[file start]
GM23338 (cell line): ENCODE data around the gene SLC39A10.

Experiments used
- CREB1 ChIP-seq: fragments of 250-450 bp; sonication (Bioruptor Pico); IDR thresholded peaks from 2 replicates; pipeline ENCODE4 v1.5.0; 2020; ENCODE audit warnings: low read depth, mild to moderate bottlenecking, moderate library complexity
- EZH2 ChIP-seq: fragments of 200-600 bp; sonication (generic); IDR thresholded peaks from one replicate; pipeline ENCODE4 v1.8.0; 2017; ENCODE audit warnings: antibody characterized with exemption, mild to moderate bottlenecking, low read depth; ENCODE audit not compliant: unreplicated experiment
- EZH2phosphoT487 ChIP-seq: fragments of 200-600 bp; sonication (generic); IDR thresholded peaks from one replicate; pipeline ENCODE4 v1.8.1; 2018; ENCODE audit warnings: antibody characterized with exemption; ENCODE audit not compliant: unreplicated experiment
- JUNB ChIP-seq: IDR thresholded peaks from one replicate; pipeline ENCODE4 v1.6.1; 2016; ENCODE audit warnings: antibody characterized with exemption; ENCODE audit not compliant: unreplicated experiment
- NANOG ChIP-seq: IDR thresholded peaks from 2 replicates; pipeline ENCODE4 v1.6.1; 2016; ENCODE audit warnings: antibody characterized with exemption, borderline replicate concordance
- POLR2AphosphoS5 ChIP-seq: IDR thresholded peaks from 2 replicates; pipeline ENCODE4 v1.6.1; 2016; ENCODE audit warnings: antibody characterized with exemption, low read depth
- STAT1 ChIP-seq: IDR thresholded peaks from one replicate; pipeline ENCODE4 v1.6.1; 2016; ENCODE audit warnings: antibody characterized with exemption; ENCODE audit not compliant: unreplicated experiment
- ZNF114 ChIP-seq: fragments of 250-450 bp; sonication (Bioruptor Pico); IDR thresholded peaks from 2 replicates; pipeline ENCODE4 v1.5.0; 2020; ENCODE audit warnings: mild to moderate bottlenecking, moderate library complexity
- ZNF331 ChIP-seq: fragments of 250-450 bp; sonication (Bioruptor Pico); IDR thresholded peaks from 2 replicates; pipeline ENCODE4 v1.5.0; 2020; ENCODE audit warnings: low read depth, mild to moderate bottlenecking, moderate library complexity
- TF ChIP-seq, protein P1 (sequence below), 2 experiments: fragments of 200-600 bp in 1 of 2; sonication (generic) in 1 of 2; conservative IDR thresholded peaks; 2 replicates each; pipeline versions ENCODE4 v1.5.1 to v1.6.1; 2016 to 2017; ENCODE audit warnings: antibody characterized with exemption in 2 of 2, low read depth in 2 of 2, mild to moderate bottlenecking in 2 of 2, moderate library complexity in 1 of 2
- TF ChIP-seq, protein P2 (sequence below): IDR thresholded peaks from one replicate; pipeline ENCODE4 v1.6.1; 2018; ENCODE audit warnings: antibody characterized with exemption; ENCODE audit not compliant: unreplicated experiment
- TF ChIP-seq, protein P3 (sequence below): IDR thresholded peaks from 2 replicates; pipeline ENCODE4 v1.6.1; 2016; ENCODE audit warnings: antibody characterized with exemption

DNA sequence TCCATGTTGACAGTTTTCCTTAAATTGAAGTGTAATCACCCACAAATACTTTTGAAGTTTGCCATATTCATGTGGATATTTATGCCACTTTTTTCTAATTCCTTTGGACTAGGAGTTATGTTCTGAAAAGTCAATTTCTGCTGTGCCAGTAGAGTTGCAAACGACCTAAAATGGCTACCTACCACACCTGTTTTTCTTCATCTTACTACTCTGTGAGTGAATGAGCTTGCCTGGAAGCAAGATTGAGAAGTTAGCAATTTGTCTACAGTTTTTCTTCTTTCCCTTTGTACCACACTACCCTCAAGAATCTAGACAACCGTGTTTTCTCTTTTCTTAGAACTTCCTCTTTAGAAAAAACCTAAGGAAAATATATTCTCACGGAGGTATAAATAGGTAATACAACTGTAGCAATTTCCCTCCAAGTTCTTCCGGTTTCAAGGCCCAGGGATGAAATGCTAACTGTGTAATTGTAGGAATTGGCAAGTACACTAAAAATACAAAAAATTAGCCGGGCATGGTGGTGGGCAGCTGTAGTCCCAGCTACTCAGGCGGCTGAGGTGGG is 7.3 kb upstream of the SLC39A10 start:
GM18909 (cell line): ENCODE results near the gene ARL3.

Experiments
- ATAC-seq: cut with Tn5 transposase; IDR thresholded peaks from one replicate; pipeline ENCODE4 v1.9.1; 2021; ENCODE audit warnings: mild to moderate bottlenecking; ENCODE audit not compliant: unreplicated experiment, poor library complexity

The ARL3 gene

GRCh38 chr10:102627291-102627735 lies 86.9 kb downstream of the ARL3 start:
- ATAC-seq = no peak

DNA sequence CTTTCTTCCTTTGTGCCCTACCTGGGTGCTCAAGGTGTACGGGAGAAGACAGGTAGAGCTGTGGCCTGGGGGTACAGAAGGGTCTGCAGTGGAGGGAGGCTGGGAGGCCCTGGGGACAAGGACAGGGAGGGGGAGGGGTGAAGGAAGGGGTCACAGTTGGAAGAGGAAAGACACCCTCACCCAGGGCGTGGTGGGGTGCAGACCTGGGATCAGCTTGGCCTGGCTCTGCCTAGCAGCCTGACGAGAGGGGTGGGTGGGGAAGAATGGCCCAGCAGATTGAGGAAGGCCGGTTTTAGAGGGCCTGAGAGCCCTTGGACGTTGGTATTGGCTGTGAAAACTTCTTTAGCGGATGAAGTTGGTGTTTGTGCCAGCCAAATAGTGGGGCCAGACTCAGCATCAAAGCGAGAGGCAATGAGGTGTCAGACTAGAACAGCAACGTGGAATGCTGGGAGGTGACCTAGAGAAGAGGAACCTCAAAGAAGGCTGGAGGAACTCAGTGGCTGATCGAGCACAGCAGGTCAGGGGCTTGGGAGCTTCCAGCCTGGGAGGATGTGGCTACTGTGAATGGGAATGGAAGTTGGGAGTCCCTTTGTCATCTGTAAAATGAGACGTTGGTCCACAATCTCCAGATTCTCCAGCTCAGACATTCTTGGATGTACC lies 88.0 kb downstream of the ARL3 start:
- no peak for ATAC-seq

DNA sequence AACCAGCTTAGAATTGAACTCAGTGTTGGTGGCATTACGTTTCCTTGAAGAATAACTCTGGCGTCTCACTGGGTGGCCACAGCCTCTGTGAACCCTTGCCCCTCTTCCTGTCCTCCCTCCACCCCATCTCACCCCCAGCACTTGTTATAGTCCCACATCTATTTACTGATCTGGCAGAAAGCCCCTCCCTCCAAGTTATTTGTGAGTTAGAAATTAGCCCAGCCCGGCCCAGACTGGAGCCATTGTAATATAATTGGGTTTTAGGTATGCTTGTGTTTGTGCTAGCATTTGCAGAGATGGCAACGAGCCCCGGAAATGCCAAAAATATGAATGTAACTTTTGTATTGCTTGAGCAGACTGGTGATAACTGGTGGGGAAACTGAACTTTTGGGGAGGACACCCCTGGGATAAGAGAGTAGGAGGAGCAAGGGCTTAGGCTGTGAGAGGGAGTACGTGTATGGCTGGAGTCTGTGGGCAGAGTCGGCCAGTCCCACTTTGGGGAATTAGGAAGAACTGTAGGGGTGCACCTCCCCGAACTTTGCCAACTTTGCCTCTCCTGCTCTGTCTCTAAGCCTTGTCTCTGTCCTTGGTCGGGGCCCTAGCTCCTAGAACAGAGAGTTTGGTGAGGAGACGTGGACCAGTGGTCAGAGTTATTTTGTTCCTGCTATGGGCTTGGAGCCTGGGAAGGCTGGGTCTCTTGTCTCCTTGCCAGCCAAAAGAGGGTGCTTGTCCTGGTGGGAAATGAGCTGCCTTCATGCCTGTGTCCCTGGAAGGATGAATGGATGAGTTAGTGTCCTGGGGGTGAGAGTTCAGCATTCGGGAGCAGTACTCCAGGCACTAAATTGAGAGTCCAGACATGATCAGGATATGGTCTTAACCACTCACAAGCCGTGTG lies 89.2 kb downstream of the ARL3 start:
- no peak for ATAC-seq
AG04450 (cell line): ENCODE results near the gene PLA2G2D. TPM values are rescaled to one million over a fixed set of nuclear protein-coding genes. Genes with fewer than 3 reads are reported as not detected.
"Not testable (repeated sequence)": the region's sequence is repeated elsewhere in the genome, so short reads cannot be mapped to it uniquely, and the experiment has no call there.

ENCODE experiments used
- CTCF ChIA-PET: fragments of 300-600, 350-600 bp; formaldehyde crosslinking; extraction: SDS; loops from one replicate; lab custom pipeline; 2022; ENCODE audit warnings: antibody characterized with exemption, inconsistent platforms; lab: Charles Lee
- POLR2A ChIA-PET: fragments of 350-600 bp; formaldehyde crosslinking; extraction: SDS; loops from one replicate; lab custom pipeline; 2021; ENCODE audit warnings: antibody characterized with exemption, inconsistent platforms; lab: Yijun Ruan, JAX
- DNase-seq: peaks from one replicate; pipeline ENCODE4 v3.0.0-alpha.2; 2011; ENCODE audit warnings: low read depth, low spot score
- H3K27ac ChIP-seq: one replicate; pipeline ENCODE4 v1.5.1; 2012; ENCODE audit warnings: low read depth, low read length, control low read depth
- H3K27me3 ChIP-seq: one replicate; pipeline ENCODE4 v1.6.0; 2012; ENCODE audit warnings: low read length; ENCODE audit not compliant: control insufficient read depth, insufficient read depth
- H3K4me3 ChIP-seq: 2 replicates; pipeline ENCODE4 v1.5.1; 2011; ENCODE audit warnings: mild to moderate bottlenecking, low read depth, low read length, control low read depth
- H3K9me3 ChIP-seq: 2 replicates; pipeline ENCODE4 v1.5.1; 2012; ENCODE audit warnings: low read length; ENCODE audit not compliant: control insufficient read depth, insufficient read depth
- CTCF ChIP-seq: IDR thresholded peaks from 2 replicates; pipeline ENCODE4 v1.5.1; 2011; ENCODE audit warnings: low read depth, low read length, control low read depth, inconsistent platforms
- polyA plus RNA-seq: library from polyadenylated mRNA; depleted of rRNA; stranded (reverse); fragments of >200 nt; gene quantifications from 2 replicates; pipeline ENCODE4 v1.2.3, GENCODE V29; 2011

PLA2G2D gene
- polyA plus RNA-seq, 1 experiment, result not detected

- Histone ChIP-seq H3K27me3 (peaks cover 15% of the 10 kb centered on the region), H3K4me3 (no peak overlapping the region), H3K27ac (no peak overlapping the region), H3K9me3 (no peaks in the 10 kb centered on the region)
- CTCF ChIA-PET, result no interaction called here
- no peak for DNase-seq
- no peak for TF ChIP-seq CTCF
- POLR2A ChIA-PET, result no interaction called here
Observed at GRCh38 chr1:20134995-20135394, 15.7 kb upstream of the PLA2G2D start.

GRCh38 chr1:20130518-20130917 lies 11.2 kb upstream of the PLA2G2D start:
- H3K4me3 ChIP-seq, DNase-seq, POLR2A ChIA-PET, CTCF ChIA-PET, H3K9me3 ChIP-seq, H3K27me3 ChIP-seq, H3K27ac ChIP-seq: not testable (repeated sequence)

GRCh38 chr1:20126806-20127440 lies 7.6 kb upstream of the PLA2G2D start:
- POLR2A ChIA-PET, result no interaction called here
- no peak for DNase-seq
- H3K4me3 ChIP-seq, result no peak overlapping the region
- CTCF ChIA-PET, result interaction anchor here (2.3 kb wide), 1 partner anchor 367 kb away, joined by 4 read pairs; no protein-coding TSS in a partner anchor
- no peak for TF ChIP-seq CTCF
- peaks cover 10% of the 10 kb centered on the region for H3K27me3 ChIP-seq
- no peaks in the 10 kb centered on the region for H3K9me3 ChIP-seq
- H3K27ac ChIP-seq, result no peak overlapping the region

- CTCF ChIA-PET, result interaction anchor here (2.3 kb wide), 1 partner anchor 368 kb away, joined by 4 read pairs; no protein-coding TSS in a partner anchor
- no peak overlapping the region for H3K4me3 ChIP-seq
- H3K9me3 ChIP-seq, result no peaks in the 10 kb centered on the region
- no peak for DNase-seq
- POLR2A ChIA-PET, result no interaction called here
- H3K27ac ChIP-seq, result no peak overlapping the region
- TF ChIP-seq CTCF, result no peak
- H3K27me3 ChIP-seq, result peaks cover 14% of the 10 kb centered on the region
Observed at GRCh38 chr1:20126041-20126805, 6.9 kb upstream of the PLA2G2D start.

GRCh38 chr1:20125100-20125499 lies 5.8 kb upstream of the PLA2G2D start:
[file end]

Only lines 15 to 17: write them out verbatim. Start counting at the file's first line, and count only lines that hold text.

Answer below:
DNA sequence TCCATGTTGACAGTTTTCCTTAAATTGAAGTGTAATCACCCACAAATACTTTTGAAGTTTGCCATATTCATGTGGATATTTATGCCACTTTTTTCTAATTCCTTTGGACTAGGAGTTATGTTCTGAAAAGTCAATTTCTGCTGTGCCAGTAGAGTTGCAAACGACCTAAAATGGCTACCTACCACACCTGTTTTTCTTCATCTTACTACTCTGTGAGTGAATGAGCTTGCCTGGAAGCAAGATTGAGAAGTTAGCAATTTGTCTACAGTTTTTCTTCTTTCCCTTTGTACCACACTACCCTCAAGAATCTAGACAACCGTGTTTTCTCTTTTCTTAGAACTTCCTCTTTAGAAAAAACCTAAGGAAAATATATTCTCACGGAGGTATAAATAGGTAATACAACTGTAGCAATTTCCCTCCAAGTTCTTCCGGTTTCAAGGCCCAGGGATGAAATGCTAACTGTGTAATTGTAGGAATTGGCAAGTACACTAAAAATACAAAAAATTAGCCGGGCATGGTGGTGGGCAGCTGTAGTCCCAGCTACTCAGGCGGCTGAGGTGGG is 7.3 kb upstream of the SLC39A10 start:
GM18909 (cell line): ENCODE results near the gene ARL3.

Experiments